How to Live Well with Coronary Artery DiseaseBy Peter Bulik, DO, Cardiologist – Virtua Cardiology, Cherry Hill
If you have coronary artery disease, or think you do, you’re not at the end of the road. There’s a lot you can do to take control of your condition.
Coronary artery disease occurs when the arteries that supply blood to the heart become hardened and narrowed due to a buildup of plaque. Left untreated, coronary artery disease can lead to chest pain (also called angina), shortness of breath, and if the artery becomes completely blocked, a heart attack.
Fortunately, with treatment and healthy changes, you can:
- Reduce your risk of having a heart attack
- Decrease your chance of dying suddenly of heart disease
- Prevent or delay the need for a heart procedure or surgery
Make Heart-Smart Choices
Lifestyle changes are often the first line of treatment for people with coronary artery disease. For some, these changes alone are enough to keep your condition under control. For others, a combination of healthier habits and medication is the best approach.
These changes may include:
Eating a nutritious diet to lower high blood pressure and high cholesterol, as well as control your weight. Choose fresh fruits, vegetables, whole grains, low-fat milk, poultry, fish and nuts. Limit saturated and trans fats, added sugars, and salt.
Being physically active to lose weight, lower your blood pressure and cholesterol, and reduce your risk for diabetes. Ask your doctor about a safe exercise plan for you. Most people need at least 150 minutes per week of moderate-intensity exercise (such as walking fast, cycling, or doing water aerobics).
Maintaining a healthy weight is good for your overall health. Body mass index (BMI) is an estimate of how much body fat you have, based on your height and weight. Aim for a BMI of less than 25.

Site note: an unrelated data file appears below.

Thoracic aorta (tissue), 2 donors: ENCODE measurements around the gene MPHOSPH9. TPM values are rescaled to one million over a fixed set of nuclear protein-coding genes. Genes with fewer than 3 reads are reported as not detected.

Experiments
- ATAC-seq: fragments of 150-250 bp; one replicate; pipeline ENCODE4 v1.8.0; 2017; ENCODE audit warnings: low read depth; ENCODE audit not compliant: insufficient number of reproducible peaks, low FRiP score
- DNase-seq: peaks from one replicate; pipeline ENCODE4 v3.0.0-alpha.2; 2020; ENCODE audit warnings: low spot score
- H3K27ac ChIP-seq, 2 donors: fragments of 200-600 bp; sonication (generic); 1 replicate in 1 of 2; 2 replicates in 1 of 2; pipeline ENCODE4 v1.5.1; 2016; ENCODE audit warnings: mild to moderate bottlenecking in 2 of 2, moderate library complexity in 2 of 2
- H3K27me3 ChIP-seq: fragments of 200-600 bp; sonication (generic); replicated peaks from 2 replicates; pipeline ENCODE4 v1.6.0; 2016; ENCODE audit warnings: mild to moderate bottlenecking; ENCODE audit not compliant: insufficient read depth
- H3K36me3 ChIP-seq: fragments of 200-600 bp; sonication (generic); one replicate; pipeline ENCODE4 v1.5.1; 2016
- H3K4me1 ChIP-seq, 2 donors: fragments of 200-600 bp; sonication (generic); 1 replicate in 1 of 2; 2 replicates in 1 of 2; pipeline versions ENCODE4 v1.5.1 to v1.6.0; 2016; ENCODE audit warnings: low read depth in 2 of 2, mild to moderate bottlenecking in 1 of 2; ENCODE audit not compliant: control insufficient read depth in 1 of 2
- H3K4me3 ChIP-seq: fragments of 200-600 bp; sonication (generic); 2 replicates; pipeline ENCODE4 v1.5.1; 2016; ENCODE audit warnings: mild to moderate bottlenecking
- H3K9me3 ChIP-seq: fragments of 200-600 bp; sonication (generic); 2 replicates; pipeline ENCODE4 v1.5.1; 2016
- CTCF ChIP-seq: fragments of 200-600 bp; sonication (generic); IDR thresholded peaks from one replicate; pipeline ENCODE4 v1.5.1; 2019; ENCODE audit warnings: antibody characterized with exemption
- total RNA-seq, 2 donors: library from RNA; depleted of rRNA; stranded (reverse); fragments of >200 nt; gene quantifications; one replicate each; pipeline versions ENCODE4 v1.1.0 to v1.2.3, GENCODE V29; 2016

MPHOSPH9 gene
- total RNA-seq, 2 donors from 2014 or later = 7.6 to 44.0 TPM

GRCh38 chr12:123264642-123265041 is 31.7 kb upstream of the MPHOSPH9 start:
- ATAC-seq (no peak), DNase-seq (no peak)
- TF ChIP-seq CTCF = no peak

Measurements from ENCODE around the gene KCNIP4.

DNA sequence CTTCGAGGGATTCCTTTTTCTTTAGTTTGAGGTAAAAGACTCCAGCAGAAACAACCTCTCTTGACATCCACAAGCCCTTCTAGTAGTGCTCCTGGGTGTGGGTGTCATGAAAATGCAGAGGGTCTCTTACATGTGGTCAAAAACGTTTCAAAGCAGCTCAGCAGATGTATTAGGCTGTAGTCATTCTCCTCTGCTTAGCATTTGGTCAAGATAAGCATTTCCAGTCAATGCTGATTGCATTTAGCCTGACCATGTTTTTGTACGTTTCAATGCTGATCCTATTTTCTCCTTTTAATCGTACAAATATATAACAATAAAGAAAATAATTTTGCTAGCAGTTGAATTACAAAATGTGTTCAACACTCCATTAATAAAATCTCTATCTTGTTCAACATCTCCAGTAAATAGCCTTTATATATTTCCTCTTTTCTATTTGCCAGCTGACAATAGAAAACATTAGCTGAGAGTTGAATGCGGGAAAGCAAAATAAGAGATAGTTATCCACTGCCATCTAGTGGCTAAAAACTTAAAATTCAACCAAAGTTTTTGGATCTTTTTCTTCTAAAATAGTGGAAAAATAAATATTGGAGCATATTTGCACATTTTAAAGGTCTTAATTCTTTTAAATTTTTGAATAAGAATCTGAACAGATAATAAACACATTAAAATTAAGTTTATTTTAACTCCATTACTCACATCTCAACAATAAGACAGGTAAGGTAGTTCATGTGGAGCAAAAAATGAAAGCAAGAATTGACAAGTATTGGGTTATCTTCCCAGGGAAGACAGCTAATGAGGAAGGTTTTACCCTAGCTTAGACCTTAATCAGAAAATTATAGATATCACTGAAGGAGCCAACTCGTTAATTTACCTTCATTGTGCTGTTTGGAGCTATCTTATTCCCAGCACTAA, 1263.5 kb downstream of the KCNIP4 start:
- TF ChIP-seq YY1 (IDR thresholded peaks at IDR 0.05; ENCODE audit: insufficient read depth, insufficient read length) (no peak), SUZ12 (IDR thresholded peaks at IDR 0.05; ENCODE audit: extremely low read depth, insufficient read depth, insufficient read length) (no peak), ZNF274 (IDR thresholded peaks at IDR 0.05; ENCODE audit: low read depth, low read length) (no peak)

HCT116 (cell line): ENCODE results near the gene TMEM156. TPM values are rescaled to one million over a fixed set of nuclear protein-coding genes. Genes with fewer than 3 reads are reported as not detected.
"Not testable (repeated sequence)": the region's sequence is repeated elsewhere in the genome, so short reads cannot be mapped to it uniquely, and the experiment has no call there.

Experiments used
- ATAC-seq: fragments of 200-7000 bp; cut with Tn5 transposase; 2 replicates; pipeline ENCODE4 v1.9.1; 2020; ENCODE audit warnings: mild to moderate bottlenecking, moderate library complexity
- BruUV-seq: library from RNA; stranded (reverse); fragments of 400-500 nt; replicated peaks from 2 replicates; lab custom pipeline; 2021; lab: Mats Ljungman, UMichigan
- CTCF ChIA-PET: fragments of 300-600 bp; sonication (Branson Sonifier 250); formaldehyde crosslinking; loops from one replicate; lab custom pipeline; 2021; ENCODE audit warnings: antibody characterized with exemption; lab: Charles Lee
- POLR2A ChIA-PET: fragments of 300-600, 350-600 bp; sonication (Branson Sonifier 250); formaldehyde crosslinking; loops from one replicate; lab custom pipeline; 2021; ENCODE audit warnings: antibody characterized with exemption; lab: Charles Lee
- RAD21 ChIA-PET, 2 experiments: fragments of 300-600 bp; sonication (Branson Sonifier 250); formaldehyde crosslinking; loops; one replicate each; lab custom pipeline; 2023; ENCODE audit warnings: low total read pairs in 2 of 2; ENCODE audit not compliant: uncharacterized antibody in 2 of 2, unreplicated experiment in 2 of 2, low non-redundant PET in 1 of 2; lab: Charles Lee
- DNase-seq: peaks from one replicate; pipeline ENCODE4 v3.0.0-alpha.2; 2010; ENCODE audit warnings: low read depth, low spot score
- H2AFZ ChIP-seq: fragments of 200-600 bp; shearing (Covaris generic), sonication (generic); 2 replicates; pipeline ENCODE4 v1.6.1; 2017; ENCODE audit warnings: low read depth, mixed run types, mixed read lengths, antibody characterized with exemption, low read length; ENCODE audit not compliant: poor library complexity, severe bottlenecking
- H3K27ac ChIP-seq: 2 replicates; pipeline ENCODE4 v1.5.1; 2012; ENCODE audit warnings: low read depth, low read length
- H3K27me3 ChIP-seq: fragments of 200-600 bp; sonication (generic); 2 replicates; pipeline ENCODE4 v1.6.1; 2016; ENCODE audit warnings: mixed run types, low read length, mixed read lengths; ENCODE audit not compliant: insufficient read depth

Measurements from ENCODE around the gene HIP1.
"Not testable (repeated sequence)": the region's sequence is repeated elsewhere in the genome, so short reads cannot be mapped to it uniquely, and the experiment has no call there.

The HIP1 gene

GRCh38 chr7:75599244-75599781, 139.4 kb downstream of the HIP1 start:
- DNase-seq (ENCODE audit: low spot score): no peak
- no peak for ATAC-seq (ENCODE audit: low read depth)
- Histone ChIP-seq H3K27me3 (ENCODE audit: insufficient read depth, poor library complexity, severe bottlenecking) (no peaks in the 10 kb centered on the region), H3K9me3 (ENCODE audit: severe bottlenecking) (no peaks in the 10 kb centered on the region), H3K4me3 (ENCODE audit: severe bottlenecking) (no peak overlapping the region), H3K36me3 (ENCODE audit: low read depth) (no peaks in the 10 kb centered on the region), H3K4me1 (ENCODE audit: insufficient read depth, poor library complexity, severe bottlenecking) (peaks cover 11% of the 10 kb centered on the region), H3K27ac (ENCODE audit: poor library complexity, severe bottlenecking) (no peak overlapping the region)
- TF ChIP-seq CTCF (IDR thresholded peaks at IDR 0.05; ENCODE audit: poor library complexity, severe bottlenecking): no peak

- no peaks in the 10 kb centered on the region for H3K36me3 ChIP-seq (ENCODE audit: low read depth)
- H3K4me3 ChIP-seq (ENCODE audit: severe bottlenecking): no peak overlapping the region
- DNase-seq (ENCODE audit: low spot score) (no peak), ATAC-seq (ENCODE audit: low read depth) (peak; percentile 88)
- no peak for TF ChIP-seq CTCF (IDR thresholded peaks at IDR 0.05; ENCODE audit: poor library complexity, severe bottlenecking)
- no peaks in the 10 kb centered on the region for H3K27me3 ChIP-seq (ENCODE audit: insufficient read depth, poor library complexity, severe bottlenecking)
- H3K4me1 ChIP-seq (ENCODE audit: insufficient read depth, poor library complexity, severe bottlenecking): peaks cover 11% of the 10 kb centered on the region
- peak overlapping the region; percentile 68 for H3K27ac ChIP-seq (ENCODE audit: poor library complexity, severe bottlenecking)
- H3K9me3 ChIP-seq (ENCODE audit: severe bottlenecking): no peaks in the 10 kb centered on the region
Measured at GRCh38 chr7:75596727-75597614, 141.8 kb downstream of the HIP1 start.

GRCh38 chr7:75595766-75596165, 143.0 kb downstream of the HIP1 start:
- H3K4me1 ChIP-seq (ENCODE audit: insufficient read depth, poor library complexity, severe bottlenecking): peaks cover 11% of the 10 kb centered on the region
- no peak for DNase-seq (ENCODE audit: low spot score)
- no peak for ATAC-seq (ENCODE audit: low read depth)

Quitting smoking, if you are a smoker, is a giant step toward better health. It reduces your risk of having a heart attack, stroke, cancer, and more. Ask your doctor about programs and products that help you quit for good. Virtua offers individual smoking cessation counseling and support groups to help you kick the habit. Click here to learn more.
Reducing and managing stress. Stress, when excessive and long term, can cause high blood pressure and lead you to adopt behaviors that may negatively impact your health, such as smoking and eating an unhealthy diet.
Follow Your Treatment Plan
Sometimes lifestyle changes are not enough it control your condition. Medications are often used to treat high blood pressure, high cholesterol, and relieve chest pain.
Be sure to take your medicine as prescribed by your doctor.
Depending on your condition, your doctor may recommend a procedure to open an artery and improve blood flow, such as stent implementation or coronary artery bypass.
By adopting a healthy lifestyle and working with your doctor, you can reduce your risk for a heart attack and live an active life.
Looking for a cardiologist? Get an appointment with a Virtua heart specialist within 48 hours. Call 856-363-0696.
Updated November 24, 2020